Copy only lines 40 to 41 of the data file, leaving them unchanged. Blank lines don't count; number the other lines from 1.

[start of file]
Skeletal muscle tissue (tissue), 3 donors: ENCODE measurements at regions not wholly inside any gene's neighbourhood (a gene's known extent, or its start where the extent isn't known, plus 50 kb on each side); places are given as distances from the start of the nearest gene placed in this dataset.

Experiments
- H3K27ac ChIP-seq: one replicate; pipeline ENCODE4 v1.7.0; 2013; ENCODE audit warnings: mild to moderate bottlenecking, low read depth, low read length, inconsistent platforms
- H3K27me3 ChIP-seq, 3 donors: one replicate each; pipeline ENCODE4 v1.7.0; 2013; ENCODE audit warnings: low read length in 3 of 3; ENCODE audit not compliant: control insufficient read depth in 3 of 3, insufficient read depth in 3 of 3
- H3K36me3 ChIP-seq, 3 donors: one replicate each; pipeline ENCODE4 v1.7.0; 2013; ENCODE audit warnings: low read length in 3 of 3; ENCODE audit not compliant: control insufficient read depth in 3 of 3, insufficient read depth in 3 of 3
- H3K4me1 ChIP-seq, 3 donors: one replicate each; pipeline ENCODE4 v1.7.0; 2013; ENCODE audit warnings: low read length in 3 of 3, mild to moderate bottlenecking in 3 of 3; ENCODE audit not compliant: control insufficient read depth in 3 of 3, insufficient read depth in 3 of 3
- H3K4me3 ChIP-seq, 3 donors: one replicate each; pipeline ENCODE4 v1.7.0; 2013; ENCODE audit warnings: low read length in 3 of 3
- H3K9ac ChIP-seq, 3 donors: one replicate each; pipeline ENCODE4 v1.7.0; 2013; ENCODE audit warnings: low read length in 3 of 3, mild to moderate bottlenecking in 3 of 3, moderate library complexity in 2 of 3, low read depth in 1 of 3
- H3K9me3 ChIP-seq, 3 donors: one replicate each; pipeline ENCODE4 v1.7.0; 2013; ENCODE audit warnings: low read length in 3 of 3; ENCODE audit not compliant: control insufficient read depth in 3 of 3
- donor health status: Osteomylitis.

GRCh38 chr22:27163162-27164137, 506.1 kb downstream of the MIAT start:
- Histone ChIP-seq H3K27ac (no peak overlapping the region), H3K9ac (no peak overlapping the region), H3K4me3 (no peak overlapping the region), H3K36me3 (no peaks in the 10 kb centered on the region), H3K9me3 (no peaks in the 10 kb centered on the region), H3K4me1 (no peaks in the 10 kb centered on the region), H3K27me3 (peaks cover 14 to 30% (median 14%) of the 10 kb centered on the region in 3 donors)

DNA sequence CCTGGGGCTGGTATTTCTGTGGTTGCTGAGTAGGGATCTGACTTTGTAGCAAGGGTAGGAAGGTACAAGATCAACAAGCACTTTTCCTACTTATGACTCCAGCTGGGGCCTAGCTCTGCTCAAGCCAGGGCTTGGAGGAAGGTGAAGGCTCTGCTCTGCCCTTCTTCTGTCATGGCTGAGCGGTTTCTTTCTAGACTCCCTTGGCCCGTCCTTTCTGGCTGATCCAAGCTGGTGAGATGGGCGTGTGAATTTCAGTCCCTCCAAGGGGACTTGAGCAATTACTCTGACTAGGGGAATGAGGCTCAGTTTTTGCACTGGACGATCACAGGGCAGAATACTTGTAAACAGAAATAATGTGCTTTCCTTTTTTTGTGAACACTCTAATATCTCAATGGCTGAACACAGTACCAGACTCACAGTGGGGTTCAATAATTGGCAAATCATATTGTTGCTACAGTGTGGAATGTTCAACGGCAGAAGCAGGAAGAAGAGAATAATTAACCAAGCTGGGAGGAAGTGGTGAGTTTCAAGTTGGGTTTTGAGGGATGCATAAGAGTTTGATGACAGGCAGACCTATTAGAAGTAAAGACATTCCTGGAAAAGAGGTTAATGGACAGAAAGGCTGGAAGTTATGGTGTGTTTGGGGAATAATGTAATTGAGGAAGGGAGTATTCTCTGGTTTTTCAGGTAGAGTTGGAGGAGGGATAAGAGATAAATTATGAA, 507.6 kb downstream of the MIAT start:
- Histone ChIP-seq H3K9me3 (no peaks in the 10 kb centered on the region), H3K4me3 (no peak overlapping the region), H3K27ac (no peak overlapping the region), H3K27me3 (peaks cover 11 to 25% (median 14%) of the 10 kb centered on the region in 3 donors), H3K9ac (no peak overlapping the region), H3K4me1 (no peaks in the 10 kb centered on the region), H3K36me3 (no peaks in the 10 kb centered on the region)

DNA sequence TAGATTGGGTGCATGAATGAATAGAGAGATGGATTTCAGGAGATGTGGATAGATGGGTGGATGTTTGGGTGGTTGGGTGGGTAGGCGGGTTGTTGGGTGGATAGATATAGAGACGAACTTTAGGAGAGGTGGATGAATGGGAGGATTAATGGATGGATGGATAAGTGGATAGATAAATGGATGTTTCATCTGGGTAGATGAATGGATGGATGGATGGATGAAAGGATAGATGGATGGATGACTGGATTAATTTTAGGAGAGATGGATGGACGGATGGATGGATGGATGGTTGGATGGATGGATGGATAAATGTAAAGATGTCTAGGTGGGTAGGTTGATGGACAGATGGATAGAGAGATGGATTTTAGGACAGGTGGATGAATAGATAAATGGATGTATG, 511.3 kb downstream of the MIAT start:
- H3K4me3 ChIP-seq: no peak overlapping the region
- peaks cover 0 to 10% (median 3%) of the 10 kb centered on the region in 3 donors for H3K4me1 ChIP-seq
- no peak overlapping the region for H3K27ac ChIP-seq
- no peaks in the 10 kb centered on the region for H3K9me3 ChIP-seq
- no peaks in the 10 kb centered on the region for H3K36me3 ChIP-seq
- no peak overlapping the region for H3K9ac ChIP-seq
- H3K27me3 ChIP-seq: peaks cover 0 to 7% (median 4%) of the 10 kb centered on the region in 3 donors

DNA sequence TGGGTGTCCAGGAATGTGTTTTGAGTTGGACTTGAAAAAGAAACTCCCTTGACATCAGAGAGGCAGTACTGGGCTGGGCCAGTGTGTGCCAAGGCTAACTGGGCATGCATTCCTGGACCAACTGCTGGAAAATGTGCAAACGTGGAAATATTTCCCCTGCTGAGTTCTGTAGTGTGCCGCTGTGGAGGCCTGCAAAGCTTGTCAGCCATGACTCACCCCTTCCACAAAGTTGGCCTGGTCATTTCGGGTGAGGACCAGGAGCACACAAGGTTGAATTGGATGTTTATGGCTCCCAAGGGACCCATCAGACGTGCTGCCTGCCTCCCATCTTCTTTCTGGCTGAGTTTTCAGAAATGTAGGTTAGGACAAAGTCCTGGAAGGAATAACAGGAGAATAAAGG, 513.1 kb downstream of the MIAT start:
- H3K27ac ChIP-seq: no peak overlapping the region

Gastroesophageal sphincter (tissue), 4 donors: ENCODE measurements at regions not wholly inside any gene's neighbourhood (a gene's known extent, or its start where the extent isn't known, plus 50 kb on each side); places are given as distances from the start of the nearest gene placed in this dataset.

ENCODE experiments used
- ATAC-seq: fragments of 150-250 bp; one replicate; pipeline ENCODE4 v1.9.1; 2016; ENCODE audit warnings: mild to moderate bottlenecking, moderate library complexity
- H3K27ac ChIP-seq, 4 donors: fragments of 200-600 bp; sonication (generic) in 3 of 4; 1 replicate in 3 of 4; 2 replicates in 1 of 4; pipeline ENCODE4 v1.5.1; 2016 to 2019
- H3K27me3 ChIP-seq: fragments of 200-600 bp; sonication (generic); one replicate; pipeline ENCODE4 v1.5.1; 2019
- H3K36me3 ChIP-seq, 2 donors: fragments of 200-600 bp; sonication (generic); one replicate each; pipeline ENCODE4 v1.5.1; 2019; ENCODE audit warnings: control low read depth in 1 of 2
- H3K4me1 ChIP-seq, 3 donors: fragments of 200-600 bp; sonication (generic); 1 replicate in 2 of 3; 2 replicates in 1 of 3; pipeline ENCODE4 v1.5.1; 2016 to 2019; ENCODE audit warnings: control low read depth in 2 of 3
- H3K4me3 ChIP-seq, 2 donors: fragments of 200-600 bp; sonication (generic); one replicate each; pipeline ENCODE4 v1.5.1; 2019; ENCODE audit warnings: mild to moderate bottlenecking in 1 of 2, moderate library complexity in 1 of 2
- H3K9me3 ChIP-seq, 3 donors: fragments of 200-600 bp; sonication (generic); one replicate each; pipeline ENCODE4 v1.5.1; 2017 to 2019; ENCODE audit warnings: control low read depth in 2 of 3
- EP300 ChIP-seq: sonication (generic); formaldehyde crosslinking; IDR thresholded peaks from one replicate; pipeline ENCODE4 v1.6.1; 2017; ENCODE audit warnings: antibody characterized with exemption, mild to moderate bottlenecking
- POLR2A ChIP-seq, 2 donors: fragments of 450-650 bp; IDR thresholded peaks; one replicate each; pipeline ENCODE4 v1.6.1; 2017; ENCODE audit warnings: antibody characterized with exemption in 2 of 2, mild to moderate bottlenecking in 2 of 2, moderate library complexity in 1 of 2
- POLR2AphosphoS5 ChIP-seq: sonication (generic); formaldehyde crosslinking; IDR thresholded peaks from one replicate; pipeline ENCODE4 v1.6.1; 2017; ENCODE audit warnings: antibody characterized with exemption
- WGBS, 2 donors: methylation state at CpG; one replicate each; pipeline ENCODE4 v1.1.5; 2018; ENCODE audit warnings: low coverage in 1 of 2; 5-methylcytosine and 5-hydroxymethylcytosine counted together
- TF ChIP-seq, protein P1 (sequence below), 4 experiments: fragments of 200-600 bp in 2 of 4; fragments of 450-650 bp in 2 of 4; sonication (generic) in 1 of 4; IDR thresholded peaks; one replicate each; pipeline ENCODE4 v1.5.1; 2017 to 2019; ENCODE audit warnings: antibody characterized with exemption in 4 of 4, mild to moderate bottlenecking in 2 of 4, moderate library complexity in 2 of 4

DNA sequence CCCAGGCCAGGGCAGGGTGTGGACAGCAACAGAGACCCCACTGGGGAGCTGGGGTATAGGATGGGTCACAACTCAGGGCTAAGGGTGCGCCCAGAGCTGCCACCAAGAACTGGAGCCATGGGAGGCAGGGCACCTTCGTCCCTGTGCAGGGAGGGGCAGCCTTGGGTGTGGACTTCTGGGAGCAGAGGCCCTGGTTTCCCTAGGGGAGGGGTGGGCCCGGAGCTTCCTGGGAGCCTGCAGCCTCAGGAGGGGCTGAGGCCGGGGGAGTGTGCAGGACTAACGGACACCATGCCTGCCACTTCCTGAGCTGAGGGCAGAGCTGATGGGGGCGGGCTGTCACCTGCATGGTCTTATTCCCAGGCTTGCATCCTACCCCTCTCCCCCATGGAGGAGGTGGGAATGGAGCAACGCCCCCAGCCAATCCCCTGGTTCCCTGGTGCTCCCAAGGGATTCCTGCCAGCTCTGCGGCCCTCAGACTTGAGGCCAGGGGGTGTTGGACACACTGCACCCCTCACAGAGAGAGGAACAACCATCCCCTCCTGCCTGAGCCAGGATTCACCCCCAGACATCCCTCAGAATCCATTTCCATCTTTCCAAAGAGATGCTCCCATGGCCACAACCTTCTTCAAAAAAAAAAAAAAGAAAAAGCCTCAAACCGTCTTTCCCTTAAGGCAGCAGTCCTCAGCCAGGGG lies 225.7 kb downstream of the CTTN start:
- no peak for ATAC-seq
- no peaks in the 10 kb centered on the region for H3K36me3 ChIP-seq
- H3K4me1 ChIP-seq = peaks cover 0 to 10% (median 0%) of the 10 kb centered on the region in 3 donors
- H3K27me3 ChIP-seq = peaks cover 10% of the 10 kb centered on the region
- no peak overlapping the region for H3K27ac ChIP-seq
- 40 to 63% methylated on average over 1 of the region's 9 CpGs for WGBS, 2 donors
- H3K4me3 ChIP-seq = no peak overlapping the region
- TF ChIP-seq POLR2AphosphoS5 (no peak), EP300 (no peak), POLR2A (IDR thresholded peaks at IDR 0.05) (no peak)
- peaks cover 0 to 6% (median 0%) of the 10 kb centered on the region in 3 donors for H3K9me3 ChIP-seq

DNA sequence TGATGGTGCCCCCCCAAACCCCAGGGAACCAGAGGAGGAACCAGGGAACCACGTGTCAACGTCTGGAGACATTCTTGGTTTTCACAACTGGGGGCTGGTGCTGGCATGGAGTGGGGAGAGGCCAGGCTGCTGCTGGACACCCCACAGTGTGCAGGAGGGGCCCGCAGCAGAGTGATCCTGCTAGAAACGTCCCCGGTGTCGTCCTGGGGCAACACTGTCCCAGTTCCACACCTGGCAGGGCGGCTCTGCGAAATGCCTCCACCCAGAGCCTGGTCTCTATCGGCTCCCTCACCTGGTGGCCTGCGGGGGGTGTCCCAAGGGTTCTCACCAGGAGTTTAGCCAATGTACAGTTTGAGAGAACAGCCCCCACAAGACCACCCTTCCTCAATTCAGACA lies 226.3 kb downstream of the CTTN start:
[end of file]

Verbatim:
- no peak for ATAC-seq
- no peaks in the 10 kb centered on the region for H3K36me3 ChIP-seq